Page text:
Connecting state and local government leaders

As Boston, N.Y. Mayors Start Their 2nd Terms, a Focus on Housing Affordability

New York City Mayor Bill de Blasio is sworn in by U.S. Sen. Bernie Sanders at the City of New York 2018 inaugural ceremonies on Monday on the steps of City Hall.

New York City Mayor Bill de Blasio is sworn in by U.S. Sen. Bernie Sanders at the City of New York 2018 inaugural ceremonies on Monday on the steps of City Hall. Benjamin Kanter / Mayoral Photo Office


Connecting state and local government leaders

In their inauguration speeches, Marty Walsh and Bill de Blasio discuss what may be the the most difficult policy challenge U.S. city halls are facing.

The mayors of Boston and New York, both re-elected by voters in November, used their respective inauguration speeches on Monday to discuss the challenges their cities face when it comes to creating new and maintaining existing affordable housing and their commitments to finding solutions to what may be the most difficult problem U.S. city halls are dealing with.

During an inauguration event at Emerson College, Boston Mayor Marty Walsh, a Democrat, said that although a “strong education and a good job are the foundation” for a strong city, “housing is the key to long-term financial security.”

When it came to housing affordability, Walsh gave a progress reports where Boston stands, according to prepared remarks :

Four years ago, we took on the historic housing shortage that has been driving up costs and driving down savings for too many families. We set a target of creating 53,000 new homes by 2030. By improving the development and permitting process, increasing affordable housing production, and expanding homebuyer supports, we got ahead of pace to meet that goal. And rents have stabilized.

Last year alone, we set new records, with over 5,000 new homes—and more than 1,000 restricted to low- and moderate-income families.

But with our city’s population growing even faster and a regional housing shortage adding pressure, too many families are still being priced out of too many neighborhoods. We are determined to meet this challenge by redoubling our efforts.

Walsh said that by March, mayors in the Boston area will announce the region’s housing needs as part of a larger strategy to ease the affordability crisis. “As a leader in this strategy, we will increase our city’s targets for low-income homes, moderate-income homes, senior housing, and overall units,” the mayor said.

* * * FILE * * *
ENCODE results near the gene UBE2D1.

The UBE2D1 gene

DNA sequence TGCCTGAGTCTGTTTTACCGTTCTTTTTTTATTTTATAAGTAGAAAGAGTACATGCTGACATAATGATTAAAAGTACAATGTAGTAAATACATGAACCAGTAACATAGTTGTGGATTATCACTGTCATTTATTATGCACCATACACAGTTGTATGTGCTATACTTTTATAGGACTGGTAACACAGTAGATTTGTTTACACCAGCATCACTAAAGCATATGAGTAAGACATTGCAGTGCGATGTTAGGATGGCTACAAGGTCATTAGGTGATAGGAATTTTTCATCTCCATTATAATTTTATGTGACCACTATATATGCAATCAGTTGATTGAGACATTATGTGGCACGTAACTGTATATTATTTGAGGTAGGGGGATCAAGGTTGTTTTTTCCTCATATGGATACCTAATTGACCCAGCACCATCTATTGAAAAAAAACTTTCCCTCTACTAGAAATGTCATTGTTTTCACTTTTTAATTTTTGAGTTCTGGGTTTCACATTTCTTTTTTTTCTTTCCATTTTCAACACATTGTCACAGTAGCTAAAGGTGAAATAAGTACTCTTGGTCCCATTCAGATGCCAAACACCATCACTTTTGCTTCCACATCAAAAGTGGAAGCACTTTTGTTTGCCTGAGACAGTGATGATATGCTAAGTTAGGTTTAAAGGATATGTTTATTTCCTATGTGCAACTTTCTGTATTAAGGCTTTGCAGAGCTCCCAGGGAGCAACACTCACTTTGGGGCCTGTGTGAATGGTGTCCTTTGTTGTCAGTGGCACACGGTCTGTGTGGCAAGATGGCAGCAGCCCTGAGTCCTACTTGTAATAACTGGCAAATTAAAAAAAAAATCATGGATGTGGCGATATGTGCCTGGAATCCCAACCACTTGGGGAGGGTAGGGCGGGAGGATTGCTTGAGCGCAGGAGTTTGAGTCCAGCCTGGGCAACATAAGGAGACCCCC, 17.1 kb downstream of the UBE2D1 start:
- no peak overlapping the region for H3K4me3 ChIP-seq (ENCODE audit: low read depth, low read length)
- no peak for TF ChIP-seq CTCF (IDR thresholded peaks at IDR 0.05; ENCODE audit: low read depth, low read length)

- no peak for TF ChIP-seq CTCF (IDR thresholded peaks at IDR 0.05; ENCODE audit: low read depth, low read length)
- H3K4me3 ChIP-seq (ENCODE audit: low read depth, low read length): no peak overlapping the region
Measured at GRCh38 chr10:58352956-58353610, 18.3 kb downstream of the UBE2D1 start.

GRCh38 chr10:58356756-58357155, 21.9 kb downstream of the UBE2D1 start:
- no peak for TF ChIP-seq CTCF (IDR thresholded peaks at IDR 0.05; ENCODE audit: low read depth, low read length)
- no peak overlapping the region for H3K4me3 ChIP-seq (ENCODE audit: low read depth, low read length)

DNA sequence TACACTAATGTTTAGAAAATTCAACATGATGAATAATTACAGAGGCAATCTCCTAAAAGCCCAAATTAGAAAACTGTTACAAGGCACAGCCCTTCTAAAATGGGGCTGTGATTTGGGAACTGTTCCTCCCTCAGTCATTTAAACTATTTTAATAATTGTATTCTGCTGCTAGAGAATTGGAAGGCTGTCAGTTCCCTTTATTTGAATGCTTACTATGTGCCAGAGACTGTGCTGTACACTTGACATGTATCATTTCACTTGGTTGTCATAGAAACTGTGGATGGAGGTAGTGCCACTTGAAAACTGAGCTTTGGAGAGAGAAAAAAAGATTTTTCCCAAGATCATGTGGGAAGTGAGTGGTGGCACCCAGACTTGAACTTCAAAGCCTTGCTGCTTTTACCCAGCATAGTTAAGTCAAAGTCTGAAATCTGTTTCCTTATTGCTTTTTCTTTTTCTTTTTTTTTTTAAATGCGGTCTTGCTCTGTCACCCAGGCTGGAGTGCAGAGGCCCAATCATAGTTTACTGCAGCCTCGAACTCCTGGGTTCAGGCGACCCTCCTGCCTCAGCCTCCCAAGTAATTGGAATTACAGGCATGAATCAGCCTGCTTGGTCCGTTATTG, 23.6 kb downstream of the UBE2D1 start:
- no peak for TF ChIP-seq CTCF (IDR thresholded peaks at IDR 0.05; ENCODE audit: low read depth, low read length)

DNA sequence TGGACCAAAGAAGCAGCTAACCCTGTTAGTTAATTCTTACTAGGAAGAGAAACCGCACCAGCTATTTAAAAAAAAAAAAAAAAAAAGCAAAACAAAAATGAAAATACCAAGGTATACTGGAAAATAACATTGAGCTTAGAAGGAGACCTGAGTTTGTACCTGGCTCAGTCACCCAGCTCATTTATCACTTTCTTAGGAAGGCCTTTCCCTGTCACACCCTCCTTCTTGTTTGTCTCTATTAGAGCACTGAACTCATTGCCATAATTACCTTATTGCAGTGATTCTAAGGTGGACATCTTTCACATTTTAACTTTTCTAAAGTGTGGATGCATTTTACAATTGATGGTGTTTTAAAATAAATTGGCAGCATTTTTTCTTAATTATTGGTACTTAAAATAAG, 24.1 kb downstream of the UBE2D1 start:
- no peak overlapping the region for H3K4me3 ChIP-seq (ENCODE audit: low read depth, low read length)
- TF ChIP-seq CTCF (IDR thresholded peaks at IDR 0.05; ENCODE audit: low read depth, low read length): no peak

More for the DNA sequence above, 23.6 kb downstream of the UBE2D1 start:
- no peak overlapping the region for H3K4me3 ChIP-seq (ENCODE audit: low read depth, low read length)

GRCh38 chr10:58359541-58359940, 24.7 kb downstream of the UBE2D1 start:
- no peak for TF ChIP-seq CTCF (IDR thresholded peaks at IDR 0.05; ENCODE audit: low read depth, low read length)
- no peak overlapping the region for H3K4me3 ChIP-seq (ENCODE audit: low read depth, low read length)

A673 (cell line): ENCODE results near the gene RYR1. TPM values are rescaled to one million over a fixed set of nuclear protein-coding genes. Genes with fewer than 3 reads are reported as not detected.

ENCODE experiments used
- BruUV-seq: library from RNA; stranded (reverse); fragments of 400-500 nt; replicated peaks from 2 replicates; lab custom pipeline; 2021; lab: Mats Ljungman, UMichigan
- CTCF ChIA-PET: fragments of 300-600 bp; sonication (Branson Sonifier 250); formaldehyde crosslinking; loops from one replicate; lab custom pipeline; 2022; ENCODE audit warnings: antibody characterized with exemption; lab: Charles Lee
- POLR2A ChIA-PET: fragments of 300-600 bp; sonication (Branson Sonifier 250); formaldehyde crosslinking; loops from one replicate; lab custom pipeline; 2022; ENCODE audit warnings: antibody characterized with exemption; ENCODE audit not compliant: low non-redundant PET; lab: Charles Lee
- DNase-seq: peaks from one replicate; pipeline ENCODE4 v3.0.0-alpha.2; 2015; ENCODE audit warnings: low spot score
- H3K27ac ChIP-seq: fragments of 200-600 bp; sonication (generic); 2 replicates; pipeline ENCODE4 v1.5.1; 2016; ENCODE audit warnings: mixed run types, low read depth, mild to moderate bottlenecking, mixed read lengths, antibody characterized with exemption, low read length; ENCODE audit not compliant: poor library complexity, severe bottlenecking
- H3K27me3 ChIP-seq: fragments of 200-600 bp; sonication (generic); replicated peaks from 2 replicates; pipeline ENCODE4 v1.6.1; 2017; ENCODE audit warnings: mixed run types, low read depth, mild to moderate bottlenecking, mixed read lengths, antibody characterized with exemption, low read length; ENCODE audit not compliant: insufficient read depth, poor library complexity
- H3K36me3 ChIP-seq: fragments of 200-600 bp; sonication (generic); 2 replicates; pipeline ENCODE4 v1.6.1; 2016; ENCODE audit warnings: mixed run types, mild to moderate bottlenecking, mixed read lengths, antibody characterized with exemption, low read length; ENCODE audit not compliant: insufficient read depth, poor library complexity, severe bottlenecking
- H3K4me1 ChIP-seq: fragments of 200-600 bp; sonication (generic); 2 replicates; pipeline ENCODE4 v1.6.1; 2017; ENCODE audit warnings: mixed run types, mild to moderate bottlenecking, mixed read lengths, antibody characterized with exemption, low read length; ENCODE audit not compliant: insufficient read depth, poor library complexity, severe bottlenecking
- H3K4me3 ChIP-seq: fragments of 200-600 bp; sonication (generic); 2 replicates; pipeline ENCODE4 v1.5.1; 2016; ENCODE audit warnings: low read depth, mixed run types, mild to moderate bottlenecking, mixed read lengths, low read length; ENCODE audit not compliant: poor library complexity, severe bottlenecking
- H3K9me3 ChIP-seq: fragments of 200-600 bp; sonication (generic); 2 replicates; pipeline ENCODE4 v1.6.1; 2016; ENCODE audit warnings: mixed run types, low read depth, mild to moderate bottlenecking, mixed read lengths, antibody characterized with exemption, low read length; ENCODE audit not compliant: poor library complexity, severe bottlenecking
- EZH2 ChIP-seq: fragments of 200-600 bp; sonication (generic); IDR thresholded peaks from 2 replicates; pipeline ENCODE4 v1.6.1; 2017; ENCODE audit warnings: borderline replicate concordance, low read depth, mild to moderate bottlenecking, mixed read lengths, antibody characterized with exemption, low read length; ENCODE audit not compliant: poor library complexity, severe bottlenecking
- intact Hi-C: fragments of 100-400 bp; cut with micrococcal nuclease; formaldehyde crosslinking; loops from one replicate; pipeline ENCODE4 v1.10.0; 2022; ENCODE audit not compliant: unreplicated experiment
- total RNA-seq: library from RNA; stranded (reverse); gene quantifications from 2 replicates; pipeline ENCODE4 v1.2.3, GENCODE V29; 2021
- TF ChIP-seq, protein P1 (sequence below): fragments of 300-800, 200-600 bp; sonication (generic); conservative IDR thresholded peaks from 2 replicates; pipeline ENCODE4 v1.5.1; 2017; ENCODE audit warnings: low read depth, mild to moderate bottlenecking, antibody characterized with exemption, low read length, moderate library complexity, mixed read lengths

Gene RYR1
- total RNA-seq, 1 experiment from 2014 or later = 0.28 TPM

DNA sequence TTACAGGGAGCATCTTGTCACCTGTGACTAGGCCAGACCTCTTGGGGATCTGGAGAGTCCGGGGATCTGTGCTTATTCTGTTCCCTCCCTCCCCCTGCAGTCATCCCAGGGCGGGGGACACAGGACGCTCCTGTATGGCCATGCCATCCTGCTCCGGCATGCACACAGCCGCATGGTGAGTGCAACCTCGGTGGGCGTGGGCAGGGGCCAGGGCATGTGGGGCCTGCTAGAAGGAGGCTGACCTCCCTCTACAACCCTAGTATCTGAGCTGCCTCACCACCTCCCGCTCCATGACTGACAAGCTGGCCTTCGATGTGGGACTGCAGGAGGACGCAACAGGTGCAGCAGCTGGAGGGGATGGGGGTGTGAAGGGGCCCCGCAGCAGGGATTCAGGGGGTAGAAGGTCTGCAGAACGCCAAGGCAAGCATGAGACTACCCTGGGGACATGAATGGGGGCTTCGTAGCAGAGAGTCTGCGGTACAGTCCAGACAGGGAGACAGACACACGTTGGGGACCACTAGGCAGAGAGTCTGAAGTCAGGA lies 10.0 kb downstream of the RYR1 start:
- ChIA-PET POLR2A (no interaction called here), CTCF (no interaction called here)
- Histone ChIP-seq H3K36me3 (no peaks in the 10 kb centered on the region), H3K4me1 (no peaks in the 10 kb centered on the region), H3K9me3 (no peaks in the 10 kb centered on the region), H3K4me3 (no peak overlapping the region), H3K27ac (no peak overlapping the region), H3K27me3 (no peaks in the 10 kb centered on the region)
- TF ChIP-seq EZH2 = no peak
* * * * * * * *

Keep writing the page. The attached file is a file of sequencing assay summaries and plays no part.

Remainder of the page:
In remarks on the steps of New York City Hall in Lower Manhattan, Mayor Bill de Blasio, a Democrat, reiterated his goal to make the nation’s largest city the nation’s “fairest” big city.

Comptroller Scott Stringer and Public Advocate Letitia James, who like the mayor were re-elected in November and sworn in on Monday, also addressed the affordability crisis in the nation’s largest city, Curbed New York reported :

Though speeches were generally brief—in part as a kindness to those who attended the outdoor ceremony on a bitterly cold day—each speaker managed to hit on that idea of fairness as the goal for the next four years, whether by creating and preserving affordable housing or ensuring that “equal pay for equal work” isn’t merely a slogan.

De Blasio, who was sworn in by U.S. Sen. Bernie Sanders, an Independent from Vermont, said in his speech: “The true owners of this beloved place are not the big landlords and developers, not the titans of Wall Street and the one percent. The deepest, truest stakeholders of this town are the people who do the work… but too often have not reaped the rewards.”

The Nation , in an editorial published Monday , said that de Blasio has “a second chance, a final, four-year opportunity to make good on his promise to make New York “the fairest big city in America”—and to do so at moment not only when so many of his own constituents remain desperately in need but also when the very idea of effective, democratic, compassionate government is under daily assault.”

The progressive publication, which laid out a set of housing policy priorities, noted in its editorial: “To do this will not be easy, and will require tenacity, vision, and a progressive compass firm enough to weather the inevitable opposition.”

Michael Grass is Executive Editor of Government Executive’s Route Fifty and is based in Seattle.

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